Britain’s foremost choreographer incorporates abstractionist forms into his repertoire
By GUS SOLOMONS, JR.
As Jason Ridgway delicately fingers the chromatic melodies of Ravel’s “Sonatine & Miroirs” on the grand piano upstage, Ino Riga nestles her lithe, lanky body into long, lean Jonathan Goddard’s strong arms in the first of three lushly lyrical duets that begin Richard Alston’s “Shimmer.”
Charles Balfour bathes the stage in dark, lustrous evening light. The dancers wear fabulous, jewel-encrusted cobwebs, designed by noted British couturier Julien MacDonald, director of the glamorous Givenchy of Paris.
In subsequent duets, “Shimmer” continues spilling out luscious, stretchy extensions, twining limbs, and startling lifts for Francesca Romo, with Luke Baio in white, and Sonja Peedo, with Martin Lawrence in blue. Maria Nikoloulea, also in black, joins the other six in the group passage that separates the duets from solos of spectacular virtuosity by Peedo and Lawrence.
The quick direction changes and long, lunging arabesques of their dazzling phrases epitomize the sensitive maturity of Alston’s choreographic invention and his meticulous attention to kinetic details. It’s no accident that Lawrence—a remarkable dancer—wears what looks like a dress; his powerful leaps and open-hipped extensions make his dancing seductively androgynous.
While studying in New York in the late 1960s, Alston absorbed Merce Cunningham’s abstractionist approach to movement. Later, in his native England, he became director of The Place, London’s premier modern dance center and in 1994 founded his own Richard Alston Dance Company. The troupe made its American debut at the Joyce Theater, May 11 through 16 to a hearty welcome by a captivated audience.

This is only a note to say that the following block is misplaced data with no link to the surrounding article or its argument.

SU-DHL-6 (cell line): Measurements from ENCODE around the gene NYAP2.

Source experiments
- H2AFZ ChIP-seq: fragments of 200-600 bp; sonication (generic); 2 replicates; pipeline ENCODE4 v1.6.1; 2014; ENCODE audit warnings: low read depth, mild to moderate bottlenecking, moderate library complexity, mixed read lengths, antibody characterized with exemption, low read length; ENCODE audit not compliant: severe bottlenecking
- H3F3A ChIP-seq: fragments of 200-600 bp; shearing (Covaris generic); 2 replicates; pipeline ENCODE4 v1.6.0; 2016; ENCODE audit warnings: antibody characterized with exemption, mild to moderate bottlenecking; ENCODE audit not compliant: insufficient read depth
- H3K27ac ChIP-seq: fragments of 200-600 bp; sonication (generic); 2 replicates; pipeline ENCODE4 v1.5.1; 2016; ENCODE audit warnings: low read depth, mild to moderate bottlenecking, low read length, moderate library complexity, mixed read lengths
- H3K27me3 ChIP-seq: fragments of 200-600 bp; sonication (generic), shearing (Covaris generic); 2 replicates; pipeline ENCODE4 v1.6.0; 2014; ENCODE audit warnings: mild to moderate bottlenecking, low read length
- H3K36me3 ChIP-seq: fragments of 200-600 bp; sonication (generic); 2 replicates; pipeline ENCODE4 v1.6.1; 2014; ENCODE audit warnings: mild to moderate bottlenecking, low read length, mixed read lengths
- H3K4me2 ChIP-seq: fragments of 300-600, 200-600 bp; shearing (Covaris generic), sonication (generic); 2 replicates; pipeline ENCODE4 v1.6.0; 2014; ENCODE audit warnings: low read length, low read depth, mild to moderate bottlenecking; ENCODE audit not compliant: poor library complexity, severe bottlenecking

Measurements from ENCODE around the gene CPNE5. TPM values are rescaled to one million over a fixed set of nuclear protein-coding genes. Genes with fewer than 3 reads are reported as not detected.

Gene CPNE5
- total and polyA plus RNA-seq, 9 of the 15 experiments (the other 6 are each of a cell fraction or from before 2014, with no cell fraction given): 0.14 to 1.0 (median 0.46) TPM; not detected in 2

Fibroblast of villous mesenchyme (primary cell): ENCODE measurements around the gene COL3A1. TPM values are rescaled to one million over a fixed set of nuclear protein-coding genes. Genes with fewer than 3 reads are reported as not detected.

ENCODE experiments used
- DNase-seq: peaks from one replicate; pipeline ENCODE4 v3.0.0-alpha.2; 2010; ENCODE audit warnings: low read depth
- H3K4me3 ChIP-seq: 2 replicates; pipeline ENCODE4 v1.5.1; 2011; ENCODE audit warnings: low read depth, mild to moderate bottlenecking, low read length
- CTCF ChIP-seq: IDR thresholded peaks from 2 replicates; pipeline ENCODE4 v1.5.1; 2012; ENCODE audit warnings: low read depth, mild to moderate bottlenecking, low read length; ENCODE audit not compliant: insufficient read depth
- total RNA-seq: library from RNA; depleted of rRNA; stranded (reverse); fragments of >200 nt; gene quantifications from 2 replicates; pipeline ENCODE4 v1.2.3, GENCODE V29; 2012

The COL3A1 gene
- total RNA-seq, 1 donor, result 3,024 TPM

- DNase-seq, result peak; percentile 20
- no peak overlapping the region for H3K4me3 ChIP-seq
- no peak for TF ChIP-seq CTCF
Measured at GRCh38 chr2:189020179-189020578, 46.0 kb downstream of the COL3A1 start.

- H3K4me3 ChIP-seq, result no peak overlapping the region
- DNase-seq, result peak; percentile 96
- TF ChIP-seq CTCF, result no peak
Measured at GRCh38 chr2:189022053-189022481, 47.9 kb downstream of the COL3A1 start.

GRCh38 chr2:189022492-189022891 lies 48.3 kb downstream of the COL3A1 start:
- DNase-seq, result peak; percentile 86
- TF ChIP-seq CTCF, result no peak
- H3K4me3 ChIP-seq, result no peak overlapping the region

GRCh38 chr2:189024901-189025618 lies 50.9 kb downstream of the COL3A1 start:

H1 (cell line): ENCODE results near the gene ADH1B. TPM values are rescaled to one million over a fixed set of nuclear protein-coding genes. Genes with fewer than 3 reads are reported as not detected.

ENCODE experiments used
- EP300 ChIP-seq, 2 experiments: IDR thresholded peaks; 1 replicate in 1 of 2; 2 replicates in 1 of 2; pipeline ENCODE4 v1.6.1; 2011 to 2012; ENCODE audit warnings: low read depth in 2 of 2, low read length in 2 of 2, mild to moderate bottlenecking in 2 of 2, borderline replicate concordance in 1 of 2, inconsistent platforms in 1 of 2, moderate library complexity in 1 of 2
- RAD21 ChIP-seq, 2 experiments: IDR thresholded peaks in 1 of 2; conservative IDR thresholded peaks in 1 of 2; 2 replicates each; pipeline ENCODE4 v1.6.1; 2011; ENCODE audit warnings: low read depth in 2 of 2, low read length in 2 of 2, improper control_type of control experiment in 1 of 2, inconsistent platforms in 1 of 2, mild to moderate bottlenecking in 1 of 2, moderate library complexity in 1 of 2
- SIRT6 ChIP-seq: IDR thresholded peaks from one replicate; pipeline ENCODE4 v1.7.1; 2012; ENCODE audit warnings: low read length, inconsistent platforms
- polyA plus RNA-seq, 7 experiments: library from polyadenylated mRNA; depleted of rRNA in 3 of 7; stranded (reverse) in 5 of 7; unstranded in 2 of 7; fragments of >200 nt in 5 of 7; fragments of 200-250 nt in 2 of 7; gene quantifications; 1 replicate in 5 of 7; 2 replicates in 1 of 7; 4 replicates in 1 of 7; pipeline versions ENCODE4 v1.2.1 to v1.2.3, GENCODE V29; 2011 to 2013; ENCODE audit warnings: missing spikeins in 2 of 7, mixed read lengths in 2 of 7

The three dances on the program celebrate abstraction. Alston identifies the dancers by the colors of their costumes: no characters, no stories. But unlike Cunningham (whose dancers rarely hear their sound accompaniment until the moment of performance) for Alston the music is the sea on which the steps are set afloat, and his three choices here—Jean-Philippe Rameau, Maurice Ravel, and Terry Riley—inspire such different movement textures that each ballet makes a unique impression. The music determines whatever emotions we care to infer, as we watch.
In the opening, “Brisk Singing,” Alston’s fluid yet finely articulated movement surfs the buoyant rhythms and changing moods of selections from Rameau’s opera “Les Boreades.” Seven dancers—purple: Peedo, Nikoloulea, Goddard, and Omar Gordon; red: Romo and Baio; and gray: Margarita Zafrilla Olayo and Dam Huynh—breeze through space in spacious, swooping arcs or freeze momentarily to highlight a subtle toe tap or turn of the head.
Terry Riley’s “Keyboard Study #1” sends all 11 dancers bounding in “Overdrive,” the exhilarating finale, sporting Jeanne Spaziani’s combinations of red and gray outfits. Harriet Macauley completes the 11-member company. Alston deploys his dancers in space with enormous skill and variety—geometric groupings and asymmetrical placements constantly reshape the stage and redirect our focus. His musical sensitivity makes the relationship between music and movement seem inevitable.
Alston’s wonderful dancers move with the authority and grace of ballet but with contemporary sensibility in the fluency of their spines and breathy fullness of their phrasing and continuity. Let’s hope this terrific troupe blows its breath of fresh air over these shores again soon.